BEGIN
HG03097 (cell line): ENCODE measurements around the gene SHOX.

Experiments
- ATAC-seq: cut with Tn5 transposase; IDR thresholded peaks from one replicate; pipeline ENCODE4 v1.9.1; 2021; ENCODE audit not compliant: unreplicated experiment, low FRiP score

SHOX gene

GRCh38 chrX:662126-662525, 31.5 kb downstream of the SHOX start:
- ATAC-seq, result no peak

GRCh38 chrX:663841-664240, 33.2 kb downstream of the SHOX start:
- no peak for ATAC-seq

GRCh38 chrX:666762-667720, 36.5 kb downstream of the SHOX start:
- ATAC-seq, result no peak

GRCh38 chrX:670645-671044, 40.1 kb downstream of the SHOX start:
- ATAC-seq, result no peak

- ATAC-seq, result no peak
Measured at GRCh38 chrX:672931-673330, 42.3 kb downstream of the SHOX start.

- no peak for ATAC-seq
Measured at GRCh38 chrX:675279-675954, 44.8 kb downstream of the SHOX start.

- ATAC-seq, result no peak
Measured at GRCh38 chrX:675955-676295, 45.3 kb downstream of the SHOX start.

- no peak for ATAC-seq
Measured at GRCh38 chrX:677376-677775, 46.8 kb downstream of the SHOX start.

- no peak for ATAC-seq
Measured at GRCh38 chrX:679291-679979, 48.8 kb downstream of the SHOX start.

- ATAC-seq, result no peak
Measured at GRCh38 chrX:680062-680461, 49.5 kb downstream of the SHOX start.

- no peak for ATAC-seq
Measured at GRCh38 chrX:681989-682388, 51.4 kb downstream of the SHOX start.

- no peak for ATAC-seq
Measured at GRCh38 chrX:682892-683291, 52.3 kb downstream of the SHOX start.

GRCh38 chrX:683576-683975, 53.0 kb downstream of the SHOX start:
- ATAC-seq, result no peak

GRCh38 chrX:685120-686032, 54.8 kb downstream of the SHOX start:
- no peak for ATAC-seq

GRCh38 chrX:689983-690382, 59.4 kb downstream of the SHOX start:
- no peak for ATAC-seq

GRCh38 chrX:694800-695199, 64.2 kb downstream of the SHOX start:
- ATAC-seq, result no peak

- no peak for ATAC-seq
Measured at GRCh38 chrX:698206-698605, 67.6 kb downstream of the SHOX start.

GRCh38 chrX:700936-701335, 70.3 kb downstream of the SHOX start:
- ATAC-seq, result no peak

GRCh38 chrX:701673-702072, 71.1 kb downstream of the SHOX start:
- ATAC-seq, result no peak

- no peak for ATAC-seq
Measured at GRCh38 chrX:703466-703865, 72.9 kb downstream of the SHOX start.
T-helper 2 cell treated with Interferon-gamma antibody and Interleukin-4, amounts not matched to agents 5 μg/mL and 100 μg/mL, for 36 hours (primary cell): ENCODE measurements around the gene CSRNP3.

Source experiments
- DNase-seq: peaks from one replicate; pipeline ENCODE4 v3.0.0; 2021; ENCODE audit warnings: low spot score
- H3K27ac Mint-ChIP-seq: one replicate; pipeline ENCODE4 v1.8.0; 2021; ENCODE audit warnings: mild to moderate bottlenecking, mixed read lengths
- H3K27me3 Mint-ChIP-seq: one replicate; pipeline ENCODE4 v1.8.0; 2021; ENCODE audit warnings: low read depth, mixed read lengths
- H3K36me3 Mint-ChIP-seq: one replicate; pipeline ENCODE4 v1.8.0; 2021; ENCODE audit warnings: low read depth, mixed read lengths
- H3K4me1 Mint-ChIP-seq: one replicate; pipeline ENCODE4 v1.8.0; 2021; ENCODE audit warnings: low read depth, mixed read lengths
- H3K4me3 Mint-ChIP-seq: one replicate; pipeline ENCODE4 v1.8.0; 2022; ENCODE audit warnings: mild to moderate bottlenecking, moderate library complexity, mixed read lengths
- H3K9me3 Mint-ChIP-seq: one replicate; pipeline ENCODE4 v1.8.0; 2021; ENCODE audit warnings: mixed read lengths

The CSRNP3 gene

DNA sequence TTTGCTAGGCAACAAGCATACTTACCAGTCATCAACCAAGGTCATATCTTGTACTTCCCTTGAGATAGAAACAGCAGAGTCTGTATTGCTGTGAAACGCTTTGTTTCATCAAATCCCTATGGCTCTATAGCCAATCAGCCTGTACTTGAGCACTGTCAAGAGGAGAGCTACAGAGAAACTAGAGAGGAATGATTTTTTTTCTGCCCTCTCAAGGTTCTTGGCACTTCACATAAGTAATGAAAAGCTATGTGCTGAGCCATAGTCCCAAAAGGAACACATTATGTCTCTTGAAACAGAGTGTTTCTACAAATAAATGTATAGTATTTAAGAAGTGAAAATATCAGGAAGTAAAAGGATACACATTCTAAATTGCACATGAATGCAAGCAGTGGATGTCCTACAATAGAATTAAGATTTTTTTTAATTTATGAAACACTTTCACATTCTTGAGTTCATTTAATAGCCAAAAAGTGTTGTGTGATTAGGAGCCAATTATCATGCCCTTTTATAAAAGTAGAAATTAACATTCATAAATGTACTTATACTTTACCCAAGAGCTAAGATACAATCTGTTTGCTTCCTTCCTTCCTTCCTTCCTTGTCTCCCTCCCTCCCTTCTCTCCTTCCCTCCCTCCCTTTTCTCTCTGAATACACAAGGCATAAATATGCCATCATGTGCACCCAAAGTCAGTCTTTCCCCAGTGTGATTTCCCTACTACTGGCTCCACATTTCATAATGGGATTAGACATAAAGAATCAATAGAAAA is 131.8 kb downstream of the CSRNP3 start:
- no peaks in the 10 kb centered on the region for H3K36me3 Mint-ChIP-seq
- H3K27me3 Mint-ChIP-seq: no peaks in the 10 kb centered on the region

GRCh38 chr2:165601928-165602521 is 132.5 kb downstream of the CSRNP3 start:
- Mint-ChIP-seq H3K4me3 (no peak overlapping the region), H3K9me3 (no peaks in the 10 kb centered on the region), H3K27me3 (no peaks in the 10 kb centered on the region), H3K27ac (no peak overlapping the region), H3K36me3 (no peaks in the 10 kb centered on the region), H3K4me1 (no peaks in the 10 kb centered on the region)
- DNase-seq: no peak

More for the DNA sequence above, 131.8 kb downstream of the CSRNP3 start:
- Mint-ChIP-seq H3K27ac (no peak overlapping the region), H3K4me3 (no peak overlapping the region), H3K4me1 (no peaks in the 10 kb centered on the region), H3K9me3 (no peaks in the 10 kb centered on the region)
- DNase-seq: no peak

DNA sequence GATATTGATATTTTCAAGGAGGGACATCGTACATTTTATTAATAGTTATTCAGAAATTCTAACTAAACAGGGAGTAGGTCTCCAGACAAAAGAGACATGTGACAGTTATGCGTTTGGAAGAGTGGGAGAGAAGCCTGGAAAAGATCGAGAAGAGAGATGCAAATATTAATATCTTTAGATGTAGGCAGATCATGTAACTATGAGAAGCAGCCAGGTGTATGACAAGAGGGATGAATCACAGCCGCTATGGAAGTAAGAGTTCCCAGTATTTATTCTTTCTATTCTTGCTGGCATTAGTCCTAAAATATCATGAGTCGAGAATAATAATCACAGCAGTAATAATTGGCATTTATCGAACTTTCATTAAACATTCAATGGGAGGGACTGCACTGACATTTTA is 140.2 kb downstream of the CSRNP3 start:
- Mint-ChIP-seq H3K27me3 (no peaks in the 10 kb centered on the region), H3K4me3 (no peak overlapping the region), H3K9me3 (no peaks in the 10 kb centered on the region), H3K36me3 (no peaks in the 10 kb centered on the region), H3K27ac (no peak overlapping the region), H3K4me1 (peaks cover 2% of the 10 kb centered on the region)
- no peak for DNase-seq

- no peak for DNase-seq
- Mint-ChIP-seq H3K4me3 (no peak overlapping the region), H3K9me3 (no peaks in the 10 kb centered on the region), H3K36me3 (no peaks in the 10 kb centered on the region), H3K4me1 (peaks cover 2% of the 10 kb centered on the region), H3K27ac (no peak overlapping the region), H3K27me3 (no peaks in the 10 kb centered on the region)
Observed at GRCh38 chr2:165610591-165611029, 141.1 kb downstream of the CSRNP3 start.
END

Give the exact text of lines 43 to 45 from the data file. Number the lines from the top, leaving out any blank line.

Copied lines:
- no peak for ATAC-seq
Measured at GRCh38 chrX:703466-703865, 72.9 kb downstream of the SHOX start.
T-helper 2 cell treated with Interferon-gamma antibody and Interleukin-4, amounts not matched to agents 5 μg/mL and 100 μg/mL, for 36 hours (primary cell): ENCODE measurements around the gene CSRNP3.